The billable hour has been the preferred agency billing model since the "Mad Men" days.
In this arrangement, the client and agency agree upon an hourly rate for all projects and campaigns. Then, all future work is billed at that hourly rate.
This model — while simple to understand — produces friction in the client-agency relationship. There are inherent flaws in this approach, but there are ways to change your pricing so it aligns with both your clients' goals and your agency's goals.
The Problem With the Billable Hour
One of the inherent issues with the billable hour pricing model is that it’s focused on the agency, not the client. Billable hours aren’t tied to client success in any way, shape, or form. This billing model is only tied to the agency output. This disconnect between client success and agency output is at the forefront of the issues facing the billable hour model.
The second problem with the billable hour approach is misaligned goals. For any given project, the client is looking for the best possible output (website, landing page, video, ebook, customer case study, or PPC campaign) in the shortest number of billable hours.
Simultaneously, the agency is incentivized to generate as many billable hours for any given project as possible. The more time the project takes, the more money the agency can bill for. This misalignment of goals has, and will continue, to cause problems between agencies and clients until the billing model has evolved.
Finally, the billable hour model also suffers from a lack of transparency. Oftentimes, clients become suspect of the time that it takes to complete a project. This lack of transparency leads to suspicion and can often undermine even the strongest of client-agency relationships.
New Approach To Billing
As I have tried to demonstrate in the above paragraph the billable hour approach is antiquated and needs to evolve. Client are looking to align their success metrics with the agency’s. Additionally clients want transparency in the relationship so that they can see potential problems and head them off before they become destructive.
Agencies that are open to evolving their pricing models to a value-based model and or a project-based model are going to be the agencies that win business in the future. By moving to a project-based pricing model you create a win-win environment. Let’s look at how the client, the agency, and the relationship change in this new value based pricing model:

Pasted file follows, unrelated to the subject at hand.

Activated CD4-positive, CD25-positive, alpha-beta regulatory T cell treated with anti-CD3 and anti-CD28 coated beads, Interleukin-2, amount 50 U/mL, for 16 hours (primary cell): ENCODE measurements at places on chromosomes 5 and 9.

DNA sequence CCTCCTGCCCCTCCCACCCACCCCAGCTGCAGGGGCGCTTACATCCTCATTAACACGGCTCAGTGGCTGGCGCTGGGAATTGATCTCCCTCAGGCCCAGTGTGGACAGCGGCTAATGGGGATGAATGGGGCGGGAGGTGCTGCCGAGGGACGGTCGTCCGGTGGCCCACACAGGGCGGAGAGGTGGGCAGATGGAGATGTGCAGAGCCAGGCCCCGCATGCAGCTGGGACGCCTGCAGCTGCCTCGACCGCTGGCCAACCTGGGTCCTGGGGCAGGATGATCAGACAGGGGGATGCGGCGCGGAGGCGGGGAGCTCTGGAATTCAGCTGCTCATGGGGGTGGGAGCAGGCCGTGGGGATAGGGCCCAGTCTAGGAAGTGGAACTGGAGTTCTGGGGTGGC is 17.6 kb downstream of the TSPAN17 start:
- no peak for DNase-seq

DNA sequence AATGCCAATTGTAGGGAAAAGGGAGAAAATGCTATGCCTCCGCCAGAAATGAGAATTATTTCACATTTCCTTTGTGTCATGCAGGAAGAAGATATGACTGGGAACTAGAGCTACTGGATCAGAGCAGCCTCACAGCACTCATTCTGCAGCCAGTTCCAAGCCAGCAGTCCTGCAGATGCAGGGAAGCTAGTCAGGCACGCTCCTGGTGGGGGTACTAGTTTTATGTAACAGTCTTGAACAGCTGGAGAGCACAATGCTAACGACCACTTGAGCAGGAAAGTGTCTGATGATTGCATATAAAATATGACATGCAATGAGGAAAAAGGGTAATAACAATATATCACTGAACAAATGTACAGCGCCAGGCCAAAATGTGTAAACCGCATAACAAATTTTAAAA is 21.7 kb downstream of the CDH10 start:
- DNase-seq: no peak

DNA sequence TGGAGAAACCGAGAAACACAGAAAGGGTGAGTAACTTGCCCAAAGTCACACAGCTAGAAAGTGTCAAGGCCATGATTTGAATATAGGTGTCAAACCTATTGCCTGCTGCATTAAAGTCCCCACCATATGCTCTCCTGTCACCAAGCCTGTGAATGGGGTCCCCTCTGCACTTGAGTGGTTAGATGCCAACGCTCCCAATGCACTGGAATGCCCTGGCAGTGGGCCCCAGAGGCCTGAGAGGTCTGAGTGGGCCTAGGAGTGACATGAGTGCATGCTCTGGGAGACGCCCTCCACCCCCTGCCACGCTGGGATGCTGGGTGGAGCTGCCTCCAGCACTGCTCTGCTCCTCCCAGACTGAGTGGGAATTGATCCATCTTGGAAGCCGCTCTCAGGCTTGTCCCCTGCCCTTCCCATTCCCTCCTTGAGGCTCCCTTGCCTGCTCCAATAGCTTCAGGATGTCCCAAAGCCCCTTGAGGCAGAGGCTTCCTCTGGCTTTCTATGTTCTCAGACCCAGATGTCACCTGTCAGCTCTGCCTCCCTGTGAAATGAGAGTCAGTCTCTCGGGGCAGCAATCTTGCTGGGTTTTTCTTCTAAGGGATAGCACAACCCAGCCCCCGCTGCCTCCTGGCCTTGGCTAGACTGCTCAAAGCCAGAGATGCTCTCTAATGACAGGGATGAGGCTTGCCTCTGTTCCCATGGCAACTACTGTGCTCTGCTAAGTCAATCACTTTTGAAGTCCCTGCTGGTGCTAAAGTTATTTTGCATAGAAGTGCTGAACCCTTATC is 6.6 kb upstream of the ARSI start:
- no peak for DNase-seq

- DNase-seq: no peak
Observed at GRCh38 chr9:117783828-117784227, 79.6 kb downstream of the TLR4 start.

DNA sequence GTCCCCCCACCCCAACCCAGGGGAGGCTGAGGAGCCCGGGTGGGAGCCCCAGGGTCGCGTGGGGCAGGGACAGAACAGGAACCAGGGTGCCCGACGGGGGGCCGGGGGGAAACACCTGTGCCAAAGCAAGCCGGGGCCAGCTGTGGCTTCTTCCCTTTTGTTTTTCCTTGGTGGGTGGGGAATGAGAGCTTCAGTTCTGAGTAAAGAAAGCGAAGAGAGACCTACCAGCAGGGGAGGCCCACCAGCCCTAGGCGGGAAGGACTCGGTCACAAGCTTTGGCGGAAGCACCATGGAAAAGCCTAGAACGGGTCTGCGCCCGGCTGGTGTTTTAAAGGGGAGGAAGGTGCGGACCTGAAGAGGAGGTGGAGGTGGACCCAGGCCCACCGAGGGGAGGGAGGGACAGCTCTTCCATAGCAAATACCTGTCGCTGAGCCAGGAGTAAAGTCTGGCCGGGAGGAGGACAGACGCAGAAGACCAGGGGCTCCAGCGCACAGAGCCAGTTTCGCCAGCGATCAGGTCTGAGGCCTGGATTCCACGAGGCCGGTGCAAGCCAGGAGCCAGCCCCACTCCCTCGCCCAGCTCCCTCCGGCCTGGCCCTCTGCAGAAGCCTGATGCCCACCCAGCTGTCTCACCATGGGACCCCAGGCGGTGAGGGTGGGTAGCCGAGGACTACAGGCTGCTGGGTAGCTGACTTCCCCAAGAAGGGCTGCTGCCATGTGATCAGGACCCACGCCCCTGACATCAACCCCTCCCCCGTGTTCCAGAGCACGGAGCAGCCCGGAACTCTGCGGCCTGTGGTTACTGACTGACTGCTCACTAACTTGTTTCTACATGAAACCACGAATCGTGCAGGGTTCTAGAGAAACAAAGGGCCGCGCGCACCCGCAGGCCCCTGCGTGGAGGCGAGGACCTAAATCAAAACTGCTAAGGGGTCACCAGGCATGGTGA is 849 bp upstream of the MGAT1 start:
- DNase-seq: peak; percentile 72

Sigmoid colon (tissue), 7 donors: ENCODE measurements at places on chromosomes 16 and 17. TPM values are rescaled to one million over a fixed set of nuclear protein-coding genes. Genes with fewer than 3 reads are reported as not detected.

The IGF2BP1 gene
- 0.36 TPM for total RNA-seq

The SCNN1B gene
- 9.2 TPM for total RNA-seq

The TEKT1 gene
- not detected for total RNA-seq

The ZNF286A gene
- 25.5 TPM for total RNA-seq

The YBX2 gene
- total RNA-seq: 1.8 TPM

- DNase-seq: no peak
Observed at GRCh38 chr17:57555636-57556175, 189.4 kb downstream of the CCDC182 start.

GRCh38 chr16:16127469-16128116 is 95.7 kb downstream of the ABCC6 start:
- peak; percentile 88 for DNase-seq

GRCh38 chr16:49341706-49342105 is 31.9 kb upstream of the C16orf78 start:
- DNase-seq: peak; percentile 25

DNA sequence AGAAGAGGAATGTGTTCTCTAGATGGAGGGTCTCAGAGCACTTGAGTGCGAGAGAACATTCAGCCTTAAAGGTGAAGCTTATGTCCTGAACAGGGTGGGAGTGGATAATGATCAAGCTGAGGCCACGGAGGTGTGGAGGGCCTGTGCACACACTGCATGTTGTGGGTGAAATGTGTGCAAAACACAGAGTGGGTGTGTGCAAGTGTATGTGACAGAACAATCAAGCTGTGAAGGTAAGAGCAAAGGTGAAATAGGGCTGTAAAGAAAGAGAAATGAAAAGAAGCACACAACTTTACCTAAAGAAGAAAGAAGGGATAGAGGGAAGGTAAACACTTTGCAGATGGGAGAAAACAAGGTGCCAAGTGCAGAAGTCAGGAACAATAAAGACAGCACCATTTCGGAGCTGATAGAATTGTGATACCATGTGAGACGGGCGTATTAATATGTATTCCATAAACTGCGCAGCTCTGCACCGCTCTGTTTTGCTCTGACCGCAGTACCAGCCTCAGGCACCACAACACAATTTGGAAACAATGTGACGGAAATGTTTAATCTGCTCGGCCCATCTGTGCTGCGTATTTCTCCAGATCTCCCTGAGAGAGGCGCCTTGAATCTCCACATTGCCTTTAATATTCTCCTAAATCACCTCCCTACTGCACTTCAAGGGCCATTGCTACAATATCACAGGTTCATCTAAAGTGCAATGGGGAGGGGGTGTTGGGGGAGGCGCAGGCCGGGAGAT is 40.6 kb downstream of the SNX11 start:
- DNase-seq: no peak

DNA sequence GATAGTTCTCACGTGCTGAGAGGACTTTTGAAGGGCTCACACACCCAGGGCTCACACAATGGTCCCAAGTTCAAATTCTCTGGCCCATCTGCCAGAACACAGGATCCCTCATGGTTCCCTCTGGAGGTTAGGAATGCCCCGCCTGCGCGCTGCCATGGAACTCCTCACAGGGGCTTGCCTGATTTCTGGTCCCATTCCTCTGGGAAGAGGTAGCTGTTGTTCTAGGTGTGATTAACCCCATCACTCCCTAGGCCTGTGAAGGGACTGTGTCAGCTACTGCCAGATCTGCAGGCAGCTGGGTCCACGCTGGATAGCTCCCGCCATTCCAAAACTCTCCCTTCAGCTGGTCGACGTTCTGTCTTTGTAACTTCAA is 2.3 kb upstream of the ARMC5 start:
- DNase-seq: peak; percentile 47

Client Success: Client like a project-based pricing model because it allows them to know their costs before undertaking a project. This eliminates the issue of soaring project costs that clients never budgeted for.
Agency Success: Agency leadership likes a project-based model because they can manage the fees they charge against the resources they have handling the projects.
Long-Term Relational Success: Finally, the project based pricing model helps maintain long-term relational success between the agency and the client. By both groups mutually agreeing to the value of a project, the issues of overbilling, and inefficient time use fade away.
How To Make It Work
As you think about making the transition from billable hours to a project-based pricing model, there are some important issues to keep in mind.
Tracking Time: Tracking employee time is just as important in this new model as it used to be in the old model. However you’re tracking time for different reasons. Now instead of using hours to inform your billing, you’re using time tracking to analyze things such as how productive and efficient your employees are. This ensures campaigns are being completed on-time and within budget.
Articulating Project Size and Scope: Secondly, as agencies move to a project-based pricing model, clearly articulating the size and scope of the project becomes incredibly important. New agency managers must develop the skills to understand client needs and price projects commensurate with the value that is being delivered. While simultaneously maintaining the margin that is necessary for the agency to successfully grow.
Managing To Scope: Finally, agency management needs to learn how to effectively manage project scope. With creative projects like video, web development, and content creation, clients must be managed to stay within the initial project scope. If the scope begins to expand beyond the initial agreed-upon project, agency personnel must learn to re-engage the client with updated pricing terms.
By developing these skills in project pricing, employee time tracking, and managing scope, agencies can more effectively manage client relationships for the long term while simultaneously growing their agency.
Change Your Pricing, Change Your Value
In every agency there is essentially two businesses. There’s the business of client work, and then there is the business of running the agency. By evolving the pricing model away from billable hours to project based models agencies will see a significant uptick in the value that they can deliver to clients.
Analyze your agency's pricing model to see how you can start making changes to build more transparency, good will, and trust with your client base.
Originally published Sep 12, 2014 3:00:31 AM, updated May 13 2020